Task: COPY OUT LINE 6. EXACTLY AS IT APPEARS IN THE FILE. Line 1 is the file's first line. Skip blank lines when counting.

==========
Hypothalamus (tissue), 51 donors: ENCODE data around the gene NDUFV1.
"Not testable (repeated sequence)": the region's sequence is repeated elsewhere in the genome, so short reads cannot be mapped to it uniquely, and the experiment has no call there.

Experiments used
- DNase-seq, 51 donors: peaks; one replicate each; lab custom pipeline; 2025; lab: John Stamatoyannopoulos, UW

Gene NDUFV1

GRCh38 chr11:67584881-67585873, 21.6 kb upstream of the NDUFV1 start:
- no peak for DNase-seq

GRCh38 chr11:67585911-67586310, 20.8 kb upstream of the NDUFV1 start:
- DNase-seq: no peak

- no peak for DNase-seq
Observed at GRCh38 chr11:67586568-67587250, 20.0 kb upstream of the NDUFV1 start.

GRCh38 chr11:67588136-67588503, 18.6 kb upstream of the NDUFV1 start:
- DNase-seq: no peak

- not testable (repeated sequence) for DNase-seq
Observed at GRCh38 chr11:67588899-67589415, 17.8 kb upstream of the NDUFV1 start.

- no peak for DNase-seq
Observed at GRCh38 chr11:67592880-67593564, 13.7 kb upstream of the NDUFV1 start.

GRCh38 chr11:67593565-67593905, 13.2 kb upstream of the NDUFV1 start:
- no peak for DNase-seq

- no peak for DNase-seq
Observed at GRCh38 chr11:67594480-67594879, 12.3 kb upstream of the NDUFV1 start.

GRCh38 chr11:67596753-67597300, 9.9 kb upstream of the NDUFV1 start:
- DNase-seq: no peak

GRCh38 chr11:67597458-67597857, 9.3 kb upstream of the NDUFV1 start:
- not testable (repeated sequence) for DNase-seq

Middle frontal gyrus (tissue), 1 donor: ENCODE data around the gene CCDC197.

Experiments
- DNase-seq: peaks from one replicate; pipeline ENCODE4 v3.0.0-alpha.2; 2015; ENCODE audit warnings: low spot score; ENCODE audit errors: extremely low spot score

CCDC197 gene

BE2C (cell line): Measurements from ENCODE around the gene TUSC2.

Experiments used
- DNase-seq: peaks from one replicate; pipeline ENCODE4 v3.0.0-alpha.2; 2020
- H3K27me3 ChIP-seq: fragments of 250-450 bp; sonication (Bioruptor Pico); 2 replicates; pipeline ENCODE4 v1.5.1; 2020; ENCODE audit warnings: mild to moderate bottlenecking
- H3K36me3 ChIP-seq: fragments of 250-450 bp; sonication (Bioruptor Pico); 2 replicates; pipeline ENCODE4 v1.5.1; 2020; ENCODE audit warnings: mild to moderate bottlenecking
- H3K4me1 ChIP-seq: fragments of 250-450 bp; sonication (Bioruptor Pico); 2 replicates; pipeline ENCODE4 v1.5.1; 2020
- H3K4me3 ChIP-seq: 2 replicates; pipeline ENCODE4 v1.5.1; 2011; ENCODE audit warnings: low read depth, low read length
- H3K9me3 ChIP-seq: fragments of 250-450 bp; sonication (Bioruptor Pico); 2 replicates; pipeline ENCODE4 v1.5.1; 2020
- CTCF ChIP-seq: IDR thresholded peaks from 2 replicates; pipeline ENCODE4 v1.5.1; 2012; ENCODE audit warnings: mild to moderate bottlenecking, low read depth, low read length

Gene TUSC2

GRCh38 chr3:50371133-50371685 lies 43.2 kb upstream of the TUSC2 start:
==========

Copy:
GRCh38 chr11:67584881-67585873, 21.6 kb upstream of the NDUFV1 start: